Hola Yanncik, una consulta.

La vez pasada me consultaron las diferencias entre moodle y chamilo. Por lo que he podido ver en moodle, ambos lms tienen los mismos módulos y las mismas funciones.

Qué tiene chamilo que lo diferencia de moodle?

Ahora… siempre es difícil responder a esta conulta porque varía bastante de una versión a la otra, pero en fecha de Junio del 2011 y comparando Chamilo 1.8.8.2 con Moodle 1.9 y Moodle 2.0, podemos decir lo siguiente (de forma muy resumida)

Mi respuesta va así:

Estimado usuario,

Los dos sistemas son valiosos, pero según el uso, podría querer usar/recomendar el uno o el otro. Es más fácil definir lo que hay en Chamilo, que de decir lo que no hay. La diferencia viene a la sencillez de instalación y de uso, y lo que está incluido (y soportado) desde un inicio. Siempre recalco la sencillez de uso. Ciertos usuarios nos reportan hasta un factor 5 de sencillez de uso frente a Moodle (8h de capacitación necesarias en Chamilo contra 40h en Moodle). Moodle 2.0 no arregla nada de usabilidad, según nuestros primeros reportes de usuarios.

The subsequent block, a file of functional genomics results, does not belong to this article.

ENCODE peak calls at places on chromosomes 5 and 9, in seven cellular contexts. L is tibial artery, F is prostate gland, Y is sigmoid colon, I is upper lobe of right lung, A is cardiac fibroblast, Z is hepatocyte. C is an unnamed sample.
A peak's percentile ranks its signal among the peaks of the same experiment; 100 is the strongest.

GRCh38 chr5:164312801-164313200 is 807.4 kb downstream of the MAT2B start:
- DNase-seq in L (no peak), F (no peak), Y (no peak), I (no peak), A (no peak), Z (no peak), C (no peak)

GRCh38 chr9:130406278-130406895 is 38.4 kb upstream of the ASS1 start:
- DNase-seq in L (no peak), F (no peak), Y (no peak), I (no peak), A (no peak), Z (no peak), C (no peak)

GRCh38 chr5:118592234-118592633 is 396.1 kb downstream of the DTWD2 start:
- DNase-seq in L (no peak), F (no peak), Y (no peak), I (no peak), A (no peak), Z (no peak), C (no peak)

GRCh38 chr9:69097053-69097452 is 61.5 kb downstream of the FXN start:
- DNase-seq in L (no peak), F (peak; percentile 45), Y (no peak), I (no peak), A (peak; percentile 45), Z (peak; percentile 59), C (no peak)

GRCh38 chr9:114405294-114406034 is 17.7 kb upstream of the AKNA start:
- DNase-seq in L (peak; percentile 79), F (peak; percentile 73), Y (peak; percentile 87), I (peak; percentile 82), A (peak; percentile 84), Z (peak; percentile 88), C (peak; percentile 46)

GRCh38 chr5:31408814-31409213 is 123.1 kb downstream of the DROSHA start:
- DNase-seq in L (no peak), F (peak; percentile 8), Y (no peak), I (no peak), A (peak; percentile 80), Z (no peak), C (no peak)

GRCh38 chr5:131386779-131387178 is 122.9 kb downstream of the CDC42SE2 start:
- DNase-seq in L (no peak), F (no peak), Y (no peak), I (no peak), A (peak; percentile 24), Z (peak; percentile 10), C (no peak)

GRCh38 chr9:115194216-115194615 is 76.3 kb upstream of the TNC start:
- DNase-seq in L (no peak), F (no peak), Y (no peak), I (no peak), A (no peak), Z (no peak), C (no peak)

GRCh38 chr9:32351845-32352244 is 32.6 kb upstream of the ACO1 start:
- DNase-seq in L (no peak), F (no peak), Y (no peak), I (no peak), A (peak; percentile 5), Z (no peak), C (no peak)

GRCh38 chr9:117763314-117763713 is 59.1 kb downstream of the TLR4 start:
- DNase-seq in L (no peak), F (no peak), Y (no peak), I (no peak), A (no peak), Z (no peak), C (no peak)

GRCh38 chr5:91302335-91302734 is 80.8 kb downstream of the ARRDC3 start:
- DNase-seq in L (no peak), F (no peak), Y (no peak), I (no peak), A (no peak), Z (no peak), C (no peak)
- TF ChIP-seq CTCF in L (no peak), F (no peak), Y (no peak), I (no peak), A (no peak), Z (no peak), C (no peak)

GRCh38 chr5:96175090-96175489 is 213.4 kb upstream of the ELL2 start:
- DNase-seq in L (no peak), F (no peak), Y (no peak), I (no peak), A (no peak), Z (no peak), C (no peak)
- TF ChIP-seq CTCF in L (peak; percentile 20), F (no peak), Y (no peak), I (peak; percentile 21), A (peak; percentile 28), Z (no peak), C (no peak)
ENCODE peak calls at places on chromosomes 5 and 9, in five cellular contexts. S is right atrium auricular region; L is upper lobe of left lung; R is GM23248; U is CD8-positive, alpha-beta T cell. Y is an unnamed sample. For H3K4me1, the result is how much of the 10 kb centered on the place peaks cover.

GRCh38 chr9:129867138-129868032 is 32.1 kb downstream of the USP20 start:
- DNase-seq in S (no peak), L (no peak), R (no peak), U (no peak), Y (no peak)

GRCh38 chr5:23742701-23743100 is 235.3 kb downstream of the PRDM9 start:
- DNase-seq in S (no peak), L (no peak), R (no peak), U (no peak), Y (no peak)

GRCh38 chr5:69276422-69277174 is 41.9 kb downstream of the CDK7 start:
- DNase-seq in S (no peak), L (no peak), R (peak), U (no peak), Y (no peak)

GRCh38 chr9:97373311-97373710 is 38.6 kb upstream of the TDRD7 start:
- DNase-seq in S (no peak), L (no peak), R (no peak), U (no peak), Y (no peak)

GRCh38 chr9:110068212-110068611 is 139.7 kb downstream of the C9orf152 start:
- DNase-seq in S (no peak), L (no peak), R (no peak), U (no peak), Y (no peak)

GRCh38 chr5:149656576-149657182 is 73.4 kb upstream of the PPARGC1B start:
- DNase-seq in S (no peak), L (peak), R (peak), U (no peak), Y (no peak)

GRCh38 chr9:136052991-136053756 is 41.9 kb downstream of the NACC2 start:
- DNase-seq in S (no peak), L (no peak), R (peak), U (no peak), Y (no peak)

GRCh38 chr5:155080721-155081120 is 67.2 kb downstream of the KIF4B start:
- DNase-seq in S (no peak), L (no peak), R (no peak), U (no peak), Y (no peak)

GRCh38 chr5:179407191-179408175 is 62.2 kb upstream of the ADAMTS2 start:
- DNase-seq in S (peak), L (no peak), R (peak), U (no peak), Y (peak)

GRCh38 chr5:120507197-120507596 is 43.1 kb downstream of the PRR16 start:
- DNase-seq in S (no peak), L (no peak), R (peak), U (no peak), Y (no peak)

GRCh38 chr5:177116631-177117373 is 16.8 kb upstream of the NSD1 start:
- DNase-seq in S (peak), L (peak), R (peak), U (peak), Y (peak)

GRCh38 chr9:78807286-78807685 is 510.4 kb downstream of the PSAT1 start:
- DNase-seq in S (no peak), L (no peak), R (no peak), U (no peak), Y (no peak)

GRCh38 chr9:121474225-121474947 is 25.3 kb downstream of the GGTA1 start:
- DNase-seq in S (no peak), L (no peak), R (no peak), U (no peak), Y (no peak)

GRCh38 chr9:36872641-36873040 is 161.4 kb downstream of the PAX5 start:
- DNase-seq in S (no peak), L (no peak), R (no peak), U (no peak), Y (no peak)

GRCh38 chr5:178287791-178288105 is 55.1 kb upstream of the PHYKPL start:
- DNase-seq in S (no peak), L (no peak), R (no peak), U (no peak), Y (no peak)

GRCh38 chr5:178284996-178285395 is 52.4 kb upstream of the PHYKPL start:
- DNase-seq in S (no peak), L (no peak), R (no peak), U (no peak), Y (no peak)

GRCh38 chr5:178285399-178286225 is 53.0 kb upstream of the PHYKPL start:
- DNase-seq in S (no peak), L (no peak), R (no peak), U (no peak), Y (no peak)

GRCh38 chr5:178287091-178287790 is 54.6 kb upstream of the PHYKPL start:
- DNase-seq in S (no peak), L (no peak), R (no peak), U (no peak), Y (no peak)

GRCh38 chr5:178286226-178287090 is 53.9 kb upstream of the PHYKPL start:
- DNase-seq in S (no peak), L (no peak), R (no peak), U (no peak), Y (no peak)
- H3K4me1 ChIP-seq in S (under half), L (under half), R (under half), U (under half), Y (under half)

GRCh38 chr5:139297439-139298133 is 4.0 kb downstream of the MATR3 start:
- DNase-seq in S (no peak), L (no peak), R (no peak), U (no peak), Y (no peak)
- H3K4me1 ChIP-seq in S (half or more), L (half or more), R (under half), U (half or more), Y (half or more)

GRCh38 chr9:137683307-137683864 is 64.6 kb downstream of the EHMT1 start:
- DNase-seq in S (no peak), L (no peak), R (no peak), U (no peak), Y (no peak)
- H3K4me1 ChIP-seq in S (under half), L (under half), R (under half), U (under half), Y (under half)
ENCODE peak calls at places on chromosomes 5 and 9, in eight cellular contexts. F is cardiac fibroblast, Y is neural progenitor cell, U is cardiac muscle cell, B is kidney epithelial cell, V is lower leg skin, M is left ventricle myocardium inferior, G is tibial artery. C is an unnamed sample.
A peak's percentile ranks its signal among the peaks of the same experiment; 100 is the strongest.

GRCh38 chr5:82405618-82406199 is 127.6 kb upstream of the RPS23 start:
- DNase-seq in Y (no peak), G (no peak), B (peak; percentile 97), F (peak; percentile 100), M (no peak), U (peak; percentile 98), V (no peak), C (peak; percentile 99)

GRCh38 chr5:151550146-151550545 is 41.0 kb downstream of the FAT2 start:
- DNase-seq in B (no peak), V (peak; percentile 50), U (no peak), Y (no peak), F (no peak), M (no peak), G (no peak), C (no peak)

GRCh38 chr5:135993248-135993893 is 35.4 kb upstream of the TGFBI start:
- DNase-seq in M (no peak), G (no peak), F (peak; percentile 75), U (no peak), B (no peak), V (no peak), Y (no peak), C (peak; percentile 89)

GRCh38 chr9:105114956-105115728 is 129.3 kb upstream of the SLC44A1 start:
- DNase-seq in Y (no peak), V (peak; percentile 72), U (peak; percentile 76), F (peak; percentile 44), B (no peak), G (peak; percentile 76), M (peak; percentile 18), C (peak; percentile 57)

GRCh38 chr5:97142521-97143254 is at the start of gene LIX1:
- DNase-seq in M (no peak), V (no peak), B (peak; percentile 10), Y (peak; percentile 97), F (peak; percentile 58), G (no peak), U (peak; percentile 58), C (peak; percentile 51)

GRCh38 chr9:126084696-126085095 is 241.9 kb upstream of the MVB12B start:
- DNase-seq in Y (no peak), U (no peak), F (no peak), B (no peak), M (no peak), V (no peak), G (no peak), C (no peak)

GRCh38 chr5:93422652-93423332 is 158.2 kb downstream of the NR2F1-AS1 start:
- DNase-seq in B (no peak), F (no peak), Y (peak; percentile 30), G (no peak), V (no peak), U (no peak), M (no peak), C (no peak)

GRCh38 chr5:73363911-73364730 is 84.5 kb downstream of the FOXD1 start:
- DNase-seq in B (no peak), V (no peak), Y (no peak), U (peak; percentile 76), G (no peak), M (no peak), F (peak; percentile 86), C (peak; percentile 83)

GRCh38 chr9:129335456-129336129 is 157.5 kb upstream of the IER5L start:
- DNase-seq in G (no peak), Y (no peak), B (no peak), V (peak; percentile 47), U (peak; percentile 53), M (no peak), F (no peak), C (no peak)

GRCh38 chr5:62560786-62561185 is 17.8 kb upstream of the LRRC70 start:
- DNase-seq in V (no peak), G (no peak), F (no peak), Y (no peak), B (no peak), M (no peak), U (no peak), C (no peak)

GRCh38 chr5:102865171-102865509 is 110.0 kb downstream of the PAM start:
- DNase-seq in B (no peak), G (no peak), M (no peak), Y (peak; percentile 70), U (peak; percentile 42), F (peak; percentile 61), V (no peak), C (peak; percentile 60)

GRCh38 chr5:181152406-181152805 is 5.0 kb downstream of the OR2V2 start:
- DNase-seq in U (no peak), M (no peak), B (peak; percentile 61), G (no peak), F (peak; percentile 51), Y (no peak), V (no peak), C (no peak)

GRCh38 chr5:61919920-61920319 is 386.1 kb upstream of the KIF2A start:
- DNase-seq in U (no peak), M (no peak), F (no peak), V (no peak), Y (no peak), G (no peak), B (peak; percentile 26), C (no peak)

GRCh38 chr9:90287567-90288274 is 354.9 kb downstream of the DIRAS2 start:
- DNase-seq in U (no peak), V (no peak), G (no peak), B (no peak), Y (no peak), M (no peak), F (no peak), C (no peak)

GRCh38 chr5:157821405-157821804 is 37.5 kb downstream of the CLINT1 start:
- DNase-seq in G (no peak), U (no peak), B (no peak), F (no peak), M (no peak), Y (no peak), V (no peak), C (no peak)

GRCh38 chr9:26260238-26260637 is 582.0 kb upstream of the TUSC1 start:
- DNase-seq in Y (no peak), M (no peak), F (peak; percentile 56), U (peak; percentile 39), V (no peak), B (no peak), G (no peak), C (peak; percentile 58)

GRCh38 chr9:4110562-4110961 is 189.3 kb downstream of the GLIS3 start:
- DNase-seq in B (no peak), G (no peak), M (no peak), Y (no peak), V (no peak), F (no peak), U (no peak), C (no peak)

En Chamilo, desde el inicio, encontrarás:
– hojas de asistencia
– un sistema de evaluación / objetivos pedagógicos / certificados (con generación de certificados a imprimir)
– un plugin para videoconferencia con BigBlueButton (solo falta instalar BigBlueButton o vincular Chamilo con una instalación existente a través de 3 parámetros)
– un panel de control para los administradores (seguimiento)
– una red social con creación de grupos de interés
– la gestión de sesiones/ciclos/periodos/promociones/carreras (toda la estructura de formación académica o, renombrada con otros términos, corporativa)
– sistema de escenarización de ejercicios
– indexación fulltext
– un excelente soporte del idioma español
– la posibilidad de redefinir los términos de interfaz a partir de la interfaz (web) de administración
y una serie de cositas más del nivel de herramientas prácticas:

– text to speech (conversión de texto a voz)
– edición de imágenes tipo Photoshop(tm)
– edición de diagramas SVG tipo Inkscape
– grabación de voz (con Nanogong)
– soporte de Google Maps (previa instalación de una llave API de Google Maps)
– más sencillez en general en la manipulación de los objetos

Moodle tiene de notable:
– más formatos de importación/exportación (para ejercicios y lecciones)
– una herramienta de ejercicios más detallada (en ciertos sentidos)

Aparte de esto, la mayoría de lo que se puede tener en Moodle se obtiene únicamente a través de módulos/extensiones que la mayoría del tiempo (70%?) no están mantenidos de una versión de Moodle a la siguiente, y por lo tanto implican arreglos (si es que se pueden arreglar).